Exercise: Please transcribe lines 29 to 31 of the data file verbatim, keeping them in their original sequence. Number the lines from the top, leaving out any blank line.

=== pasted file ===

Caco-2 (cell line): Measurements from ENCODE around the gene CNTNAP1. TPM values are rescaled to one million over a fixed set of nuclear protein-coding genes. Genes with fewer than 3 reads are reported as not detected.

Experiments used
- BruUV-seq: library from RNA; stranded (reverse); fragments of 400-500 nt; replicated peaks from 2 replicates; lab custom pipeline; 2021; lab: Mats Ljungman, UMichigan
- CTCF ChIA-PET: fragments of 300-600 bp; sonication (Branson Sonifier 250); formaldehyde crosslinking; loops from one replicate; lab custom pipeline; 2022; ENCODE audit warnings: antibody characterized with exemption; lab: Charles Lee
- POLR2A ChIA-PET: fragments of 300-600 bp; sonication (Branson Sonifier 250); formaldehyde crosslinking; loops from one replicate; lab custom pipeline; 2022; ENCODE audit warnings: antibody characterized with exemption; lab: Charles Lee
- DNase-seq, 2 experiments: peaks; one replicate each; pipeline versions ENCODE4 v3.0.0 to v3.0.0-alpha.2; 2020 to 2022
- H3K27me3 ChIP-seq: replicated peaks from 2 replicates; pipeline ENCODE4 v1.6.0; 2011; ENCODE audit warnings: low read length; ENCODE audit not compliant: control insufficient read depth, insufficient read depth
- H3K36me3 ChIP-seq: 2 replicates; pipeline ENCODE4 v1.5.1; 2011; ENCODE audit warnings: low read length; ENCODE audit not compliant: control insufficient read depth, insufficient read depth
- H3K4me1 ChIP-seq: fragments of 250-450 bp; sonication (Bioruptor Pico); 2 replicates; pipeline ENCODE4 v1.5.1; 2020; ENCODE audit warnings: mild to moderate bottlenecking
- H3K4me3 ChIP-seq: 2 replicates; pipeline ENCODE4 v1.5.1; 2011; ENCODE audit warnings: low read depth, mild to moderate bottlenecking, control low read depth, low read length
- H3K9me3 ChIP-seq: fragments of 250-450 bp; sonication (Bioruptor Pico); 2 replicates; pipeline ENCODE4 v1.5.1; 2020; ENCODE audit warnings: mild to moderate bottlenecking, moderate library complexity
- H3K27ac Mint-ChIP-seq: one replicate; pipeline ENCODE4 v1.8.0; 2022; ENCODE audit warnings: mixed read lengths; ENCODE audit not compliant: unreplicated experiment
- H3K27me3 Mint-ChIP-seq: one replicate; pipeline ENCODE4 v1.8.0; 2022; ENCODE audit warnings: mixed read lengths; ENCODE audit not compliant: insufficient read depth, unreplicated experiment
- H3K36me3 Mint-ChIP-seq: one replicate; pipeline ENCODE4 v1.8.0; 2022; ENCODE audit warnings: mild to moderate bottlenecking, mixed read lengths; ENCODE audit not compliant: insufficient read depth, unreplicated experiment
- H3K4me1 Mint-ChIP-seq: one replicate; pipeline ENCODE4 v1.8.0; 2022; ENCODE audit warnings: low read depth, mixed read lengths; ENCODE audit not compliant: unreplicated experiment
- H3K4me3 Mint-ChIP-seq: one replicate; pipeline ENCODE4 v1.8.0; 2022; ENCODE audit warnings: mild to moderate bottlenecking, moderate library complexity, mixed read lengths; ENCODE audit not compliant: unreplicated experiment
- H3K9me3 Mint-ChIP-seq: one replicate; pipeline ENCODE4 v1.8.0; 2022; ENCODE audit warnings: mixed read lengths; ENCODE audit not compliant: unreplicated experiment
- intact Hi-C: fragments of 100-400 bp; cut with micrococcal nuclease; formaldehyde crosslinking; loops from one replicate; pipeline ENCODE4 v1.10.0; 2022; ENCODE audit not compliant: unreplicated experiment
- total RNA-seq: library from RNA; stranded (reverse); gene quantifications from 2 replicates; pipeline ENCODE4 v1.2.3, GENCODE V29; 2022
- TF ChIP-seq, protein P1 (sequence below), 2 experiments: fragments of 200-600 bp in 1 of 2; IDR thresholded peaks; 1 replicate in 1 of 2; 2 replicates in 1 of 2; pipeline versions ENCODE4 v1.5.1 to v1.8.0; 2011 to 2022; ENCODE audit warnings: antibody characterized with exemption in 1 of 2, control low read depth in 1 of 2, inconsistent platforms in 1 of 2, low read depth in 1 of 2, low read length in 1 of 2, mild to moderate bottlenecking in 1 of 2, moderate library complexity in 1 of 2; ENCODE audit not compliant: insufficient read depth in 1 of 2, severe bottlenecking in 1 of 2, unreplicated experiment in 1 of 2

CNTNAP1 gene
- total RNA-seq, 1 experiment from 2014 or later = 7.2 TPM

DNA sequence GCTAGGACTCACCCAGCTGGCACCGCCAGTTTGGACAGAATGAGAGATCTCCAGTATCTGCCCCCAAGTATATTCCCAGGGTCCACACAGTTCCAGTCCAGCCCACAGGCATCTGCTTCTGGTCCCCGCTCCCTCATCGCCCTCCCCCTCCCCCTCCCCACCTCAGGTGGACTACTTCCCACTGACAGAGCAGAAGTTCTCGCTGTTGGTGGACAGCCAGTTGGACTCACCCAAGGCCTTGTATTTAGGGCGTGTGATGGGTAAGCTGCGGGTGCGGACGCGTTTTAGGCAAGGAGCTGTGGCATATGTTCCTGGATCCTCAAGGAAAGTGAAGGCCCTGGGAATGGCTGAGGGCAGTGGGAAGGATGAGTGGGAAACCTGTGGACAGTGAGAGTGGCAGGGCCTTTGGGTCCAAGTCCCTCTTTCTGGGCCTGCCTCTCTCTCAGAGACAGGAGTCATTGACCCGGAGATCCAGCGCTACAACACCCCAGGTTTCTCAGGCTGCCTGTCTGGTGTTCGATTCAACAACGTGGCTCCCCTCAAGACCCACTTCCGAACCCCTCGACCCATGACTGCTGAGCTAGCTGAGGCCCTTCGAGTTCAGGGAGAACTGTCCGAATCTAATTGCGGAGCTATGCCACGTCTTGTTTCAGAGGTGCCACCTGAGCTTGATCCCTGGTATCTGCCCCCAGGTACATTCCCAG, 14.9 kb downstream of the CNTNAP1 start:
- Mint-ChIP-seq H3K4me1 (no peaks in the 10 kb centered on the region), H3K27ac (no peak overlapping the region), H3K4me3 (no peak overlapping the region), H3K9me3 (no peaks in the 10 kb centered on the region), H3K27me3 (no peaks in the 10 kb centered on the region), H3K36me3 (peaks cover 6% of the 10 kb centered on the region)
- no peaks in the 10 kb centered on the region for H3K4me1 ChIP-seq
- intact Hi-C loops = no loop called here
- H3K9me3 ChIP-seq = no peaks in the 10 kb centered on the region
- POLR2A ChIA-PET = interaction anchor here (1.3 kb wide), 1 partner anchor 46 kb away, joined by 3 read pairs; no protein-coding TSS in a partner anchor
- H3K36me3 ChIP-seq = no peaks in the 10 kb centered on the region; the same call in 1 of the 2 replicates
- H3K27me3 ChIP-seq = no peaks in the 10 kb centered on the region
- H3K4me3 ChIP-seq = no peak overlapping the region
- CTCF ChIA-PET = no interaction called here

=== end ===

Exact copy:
- H3K36me3 ChIP-seq = no peaks in the 10 kb centered on the region; the same call in 1 of the 2 replicates
- H3K27me3 ChIP-seq = no peaks in the 10 kb centered on the region
- H3K4me3 ChIP-seq = no peak overlapping the region